30 BHP Blog

I Always wanted to have a longer stroke on the engine in the hope it would create more torque due to me always traveling two up with stupid amounts of luggage so I opted to base the tune around the H2 240 tune which was popular with the scooter racers before the invent of the TS1.
I chose the port timings I wanted to aim for from a two stroke tuning book by Graham Bell, I was aiming for between 130 – 135 degrees Transfer, 182 – 186 degrees Exhaust and 155 to 160 degrees Inlet. One thing that was annoying was having to use the complicated mathematical formulas to work out the port position I needed in the bore using a calculator so I decided to create an on-line calculator where I could just enter different port heights and it would give me the duration’s, you can find the calculators here
When I started playing with the on-line calculator I realised that the info given in the Webster Lambretta Tuning manual couldn’t be correct because the duration’s and port heights given didn’t correspond to each other. This made my mind up to just use the info given in the motorbike tuning manuals rather than any scooter related info that is widely taken as gospel in the scootering fraternity.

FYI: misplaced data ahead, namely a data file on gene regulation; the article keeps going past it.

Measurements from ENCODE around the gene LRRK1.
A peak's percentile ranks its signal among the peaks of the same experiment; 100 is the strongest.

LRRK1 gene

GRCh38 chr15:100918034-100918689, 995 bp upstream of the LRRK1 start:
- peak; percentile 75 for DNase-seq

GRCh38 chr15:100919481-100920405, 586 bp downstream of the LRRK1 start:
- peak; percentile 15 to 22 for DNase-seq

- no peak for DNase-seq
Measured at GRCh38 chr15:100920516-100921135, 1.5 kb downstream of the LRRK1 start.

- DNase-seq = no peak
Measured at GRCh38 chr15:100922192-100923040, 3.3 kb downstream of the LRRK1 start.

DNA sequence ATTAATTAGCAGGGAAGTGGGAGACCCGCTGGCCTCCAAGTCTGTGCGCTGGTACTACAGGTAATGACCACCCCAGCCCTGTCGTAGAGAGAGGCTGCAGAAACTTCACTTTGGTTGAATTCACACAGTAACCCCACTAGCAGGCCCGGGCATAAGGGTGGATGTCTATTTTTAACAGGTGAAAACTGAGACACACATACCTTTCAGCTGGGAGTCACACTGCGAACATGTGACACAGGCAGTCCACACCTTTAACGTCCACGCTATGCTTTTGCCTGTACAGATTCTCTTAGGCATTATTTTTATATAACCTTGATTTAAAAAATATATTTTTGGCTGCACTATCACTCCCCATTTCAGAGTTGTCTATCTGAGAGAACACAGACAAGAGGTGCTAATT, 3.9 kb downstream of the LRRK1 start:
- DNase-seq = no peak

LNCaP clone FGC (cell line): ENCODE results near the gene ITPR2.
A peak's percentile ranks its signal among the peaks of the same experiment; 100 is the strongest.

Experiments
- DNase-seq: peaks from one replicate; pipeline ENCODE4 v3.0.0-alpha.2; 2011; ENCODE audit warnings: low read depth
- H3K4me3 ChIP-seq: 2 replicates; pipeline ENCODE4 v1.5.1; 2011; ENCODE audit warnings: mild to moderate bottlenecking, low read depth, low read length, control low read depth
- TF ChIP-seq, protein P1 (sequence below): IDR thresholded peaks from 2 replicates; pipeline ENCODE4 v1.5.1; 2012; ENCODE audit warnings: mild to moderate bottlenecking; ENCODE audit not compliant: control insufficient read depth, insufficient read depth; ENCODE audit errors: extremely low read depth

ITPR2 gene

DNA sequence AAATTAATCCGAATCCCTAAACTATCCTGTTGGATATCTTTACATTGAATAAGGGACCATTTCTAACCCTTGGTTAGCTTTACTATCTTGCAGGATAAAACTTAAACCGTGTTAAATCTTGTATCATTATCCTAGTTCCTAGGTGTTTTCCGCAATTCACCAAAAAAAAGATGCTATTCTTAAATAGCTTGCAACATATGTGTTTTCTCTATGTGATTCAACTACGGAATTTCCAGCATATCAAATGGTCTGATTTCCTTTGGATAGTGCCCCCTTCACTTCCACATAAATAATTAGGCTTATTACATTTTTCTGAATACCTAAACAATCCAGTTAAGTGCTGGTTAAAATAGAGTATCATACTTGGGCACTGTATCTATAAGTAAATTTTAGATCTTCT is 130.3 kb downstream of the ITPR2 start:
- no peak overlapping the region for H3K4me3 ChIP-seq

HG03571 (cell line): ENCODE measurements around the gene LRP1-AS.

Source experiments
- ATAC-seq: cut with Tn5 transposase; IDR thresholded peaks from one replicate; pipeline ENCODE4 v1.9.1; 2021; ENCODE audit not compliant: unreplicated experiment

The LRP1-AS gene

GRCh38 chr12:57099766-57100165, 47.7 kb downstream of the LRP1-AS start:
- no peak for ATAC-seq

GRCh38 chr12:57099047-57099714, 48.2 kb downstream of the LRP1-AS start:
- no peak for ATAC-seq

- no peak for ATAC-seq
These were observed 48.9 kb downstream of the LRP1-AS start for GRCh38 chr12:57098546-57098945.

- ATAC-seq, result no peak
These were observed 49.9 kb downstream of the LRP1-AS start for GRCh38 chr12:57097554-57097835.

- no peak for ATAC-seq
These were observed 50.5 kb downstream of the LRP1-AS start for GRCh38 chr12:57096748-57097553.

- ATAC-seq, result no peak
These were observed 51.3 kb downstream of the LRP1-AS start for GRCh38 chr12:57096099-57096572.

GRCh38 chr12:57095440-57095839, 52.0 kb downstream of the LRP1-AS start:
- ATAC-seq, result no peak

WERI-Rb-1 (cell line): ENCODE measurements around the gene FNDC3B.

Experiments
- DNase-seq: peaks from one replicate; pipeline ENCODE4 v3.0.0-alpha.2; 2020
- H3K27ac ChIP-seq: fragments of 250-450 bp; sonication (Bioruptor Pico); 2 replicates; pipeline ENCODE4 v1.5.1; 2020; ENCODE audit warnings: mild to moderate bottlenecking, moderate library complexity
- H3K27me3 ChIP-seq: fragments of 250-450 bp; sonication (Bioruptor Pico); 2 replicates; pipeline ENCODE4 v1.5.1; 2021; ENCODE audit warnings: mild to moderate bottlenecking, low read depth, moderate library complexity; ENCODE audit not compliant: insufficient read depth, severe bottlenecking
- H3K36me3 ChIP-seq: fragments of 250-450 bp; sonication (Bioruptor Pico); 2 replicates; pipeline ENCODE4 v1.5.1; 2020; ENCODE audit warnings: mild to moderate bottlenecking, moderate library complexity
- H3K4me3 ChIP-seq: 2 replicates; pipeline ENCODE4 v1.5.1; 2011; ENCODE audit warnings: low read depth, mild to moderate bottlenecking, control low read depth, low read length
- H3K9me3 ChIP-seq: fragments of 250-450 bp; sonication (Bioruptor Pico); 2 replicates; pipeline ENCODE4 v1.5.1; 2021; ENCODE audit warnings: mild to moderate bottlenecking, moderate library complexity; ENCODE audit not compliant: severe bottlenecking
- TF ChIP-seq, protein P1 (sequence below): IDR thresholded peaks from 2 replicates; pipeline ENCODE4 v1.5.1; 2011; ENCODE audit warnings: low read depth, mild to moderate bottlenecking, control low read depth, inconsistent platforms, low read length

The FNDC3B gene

The first thing I did when I stripped the engine down was to make a trace of the barrel before I made any changes.
this is that trace:

The port timings were,:
Exhaust 172, Inlet 158, Transfers 117 .
Conservative considering how well it went!

I made the exhaust port 4mm wider, the inlet 5mm wider making them both 48mm wide, raised the exhaust to 34.5mm from the top of the barrel, left the transfers 47mm from the top and lowered the inlet so its bottom edge was 97mm from the top of the barrel.
The crank I decided to buy was a Tino 62 x 116 so together with these ports I would end up with 184 degrees exhaust, 132 degrees transfers and because i went a little wild shortening the inlet piston skirt I would have 170 degrees inlet timing. When I did the ports I decided to go for very oval shapes in the hope it would give a little reliability. An oval exhaust port eases the rings back into their groove to prevent snagging and an oval bottom edge to the inlet port reduces the pressure on the pistons inlet skirt which in turn reduces the risk of cracking occurring along the skirt.